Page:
Sat | Dec 10, 2016

Website rejects Chávez's allegations

Published:Monday | March 15, 2010 | 12:00 AM
Venezuelan President Hugo Chávez

(AP)

A Venezuelan website that was accused by President Hugo Chávez of spreading false reports of killings said yesterday the government was trying to restrict criticism, but announced it had banned the visitors who posted the inaccurate rumours.

Chávez accused Noticiero Digital, a website popular among the president's opponents, of falsely reporting that two of his close political allies had been assassinated, and he called for regulation of the Internet, specifically urging prosecutors to act against the Web site.

"The Internet can't be something free where anything can be done and said. No, every country has to impose its rules and regulations," Chávez said in a televised speech on Saturday.

Noticiero Digital responded yesterday, posting a statement that Chávez's comments are "a serious threat against freedom of expression, threats that are becoming increasingly frequent in Venezuela, affecting radio stations, the press and now, Internet."

Chávez and his allies have become increasingly critical in recent weeks of social networking sites such as Twitter and Facebook, saying adversaries are using them to slander public officials and deceive the public.

Noticiero Digital conceded that the posts that Chávez singled out contained "false rumours" and it announced the website "is taking measures so that these types of incidents do not occur again".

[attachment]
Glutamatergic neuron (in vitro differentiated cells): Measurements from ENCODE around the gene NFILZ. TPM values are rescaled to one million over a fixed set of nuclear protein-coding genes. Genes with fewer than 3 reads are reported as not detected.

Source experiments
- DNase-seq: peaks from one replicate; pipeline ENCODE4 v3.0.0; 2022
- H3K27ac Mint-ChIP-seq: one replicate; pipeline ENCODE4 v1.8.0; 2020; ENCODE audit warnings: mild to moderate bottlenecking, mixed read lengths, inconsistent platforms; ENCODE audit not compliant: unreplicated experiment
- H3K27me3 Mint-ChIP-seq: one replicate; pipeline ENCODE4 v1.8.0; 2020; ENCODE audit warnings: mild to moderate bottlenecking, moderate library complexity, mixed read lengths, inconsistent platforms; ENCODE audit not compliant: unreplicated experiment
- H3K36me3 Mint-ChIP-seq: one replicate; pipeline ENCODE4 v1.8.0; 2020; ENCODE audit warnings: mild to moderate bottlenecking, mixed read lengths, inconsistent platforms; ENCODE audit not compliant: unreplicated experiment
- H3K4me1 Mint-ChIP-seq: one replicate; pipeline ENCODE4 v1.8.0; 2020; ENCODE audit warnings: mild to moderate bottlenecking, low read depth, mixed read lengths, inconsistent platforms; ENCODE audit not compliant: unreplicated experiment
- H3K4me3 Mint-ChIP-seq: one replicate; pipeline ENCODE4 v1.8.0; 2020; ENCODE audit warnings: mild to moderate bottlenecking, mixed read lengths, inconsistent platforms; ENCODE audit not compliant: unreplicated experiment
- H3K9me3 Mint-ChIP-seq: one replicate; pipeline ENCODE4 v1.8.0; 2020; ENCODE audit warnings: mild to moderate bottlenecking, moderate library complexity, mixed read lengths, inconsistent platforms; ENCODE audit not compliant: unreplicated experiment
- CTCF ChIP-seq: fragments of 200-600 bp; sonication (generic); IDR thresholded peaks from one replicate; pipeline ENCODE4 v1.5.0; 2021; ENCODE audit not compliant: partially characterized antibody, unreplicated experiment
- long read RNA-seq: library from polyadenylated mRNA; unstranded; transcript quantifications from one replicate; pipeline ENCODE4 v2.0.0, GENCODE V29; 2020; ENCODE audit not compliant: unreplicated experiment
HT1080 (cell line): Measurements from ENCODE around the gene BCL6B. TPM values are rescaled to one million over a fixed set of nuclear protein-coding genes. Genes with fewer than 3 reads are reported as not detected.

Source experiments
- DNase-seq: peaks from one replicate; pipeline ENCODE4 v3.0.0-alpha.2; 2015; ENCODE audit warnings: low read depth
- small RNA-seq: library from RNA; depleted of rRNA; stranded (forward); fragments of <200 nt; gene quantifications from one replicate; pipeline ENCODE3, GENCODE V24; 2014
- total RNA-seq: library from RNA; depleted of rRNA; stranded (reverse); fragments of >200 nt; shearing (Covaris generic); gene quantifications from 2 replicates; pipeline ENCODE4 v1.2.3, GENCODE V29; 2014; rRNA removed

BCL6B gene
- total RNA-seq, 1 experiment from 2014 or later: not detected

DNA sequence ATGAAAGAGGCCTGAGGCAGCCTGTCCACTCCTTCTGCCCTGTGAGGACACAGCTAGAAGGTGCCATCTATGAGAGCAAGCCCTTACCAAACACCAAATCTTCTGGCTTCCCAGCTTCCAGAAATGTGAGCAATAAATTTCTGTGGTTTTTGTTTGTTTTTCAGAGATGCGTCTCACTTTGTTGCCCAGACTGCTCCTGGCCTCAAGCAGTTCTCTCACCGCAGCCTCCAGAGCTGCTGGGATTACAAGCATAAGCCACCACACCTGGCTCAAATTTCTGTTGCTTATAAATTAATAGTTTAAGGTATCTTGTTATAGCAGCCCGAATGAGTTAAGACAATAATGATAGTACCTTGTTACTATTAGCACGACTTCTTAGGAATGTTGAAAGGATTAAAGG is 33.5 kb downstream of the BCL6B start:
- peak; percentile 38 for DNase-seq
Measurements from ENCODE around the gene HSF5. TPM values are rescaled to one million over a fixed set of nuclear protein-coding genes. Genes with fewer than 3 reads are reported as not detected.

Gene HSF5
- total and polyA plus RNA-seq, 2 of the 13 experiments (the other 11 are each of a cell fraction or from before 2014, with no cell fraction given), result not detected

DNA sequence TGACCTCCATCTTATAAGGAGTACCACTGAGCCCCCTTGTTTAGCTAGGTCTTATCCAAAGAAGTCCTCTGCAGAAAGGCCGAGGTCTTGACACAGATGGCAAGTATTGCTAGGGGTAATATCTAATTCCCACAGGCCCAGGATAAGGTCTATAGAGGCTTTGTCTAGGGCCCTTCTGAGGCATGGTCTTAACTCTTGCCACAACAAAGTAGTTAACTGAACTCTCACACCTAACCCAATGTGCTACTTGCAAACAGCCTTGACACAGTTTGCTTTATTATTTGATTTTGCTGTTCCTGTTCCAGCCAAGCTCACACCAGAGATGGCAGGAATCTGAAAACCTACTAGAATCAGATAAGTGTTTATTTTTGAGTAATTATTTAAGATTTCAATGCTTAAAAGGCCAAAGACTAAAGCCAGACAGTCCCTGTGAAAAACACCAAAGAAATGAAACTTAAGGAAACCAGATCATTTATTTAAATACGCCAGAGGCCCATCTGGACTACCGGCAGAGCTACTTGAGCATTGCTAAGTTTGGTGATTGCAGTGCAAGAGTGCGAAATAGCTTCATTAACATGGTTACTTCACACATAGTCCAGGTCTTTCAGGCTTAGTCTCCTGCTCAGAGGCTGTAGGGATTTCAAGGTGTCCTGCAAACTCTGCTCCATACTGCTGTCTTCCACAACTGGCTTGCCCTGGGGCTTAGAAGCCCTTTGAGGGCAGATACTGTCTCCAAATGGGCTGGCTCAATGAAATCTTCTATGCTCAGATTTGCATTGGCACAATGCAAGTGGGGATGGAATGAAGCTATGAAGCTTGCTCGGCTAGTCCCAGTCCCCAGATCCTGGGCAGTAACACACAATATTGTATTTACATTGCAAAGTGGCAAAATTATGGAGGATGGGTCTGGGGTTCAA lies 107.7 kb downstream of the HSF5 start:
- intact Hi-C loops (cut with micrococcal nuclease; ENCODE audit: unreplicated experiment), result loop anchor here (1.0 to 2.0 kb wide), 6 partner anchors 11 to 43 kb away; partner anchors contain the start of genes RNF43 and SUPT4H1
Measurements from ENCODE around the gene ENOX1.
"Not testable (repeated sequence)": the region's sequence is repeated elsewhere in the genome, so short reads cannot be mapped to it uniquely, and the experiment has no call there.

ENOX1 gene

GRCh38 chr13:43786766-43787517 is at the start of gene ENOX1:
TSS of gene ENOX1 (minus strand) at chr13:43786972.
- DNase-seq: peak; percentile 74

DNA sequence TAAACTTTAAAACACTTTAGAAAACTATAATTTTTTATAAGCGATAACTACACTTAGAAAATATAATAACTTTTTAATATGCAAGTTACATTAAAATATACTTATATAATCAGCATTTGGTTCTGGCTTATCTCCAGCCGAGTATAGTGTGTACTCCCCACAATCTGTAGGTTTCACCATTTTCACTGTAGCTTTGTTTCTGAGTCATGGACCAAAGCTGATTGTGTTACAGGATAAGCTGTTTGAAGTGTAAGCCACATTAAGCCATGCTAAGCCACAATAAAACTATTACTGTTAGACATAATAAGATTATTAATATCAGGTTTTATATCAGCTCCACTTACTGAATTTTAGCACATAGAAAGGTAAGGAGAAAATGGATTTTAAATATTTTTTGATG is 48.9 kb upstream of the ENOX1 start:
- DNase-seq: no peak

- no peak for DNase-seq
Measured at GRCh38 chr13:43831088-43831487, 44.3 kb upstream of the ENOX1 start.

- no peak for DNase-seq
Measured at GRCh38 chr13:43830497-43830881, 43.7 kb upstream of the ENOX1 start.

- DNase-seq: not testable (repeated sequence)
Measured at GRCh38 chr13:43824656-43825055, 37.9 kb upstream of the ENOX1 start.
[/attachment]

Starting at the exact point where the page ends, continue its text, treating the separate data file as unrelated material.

No prior censorship

Noticiero Digital said it "doesn't practise prior censorship" of comments posted by visitors, but removes posts that it considers inaccurate or irresponsible. The posts that Chávez referred to were yanked from the site hours after they were posted, and the authors of the statements were permanently barred from the site, it said.

The website noted that its guests are warned that they are liable for their statements, and denied responsibility for comments made by visitors.

Venezuela's government revoked the licences of 34 radio stations last year, saying some failed to update their registrations or allowed their concessions to expire while others held licences granted to an operator now deceased. Human Rights groups have accused Chávez of trying to stifle dissent.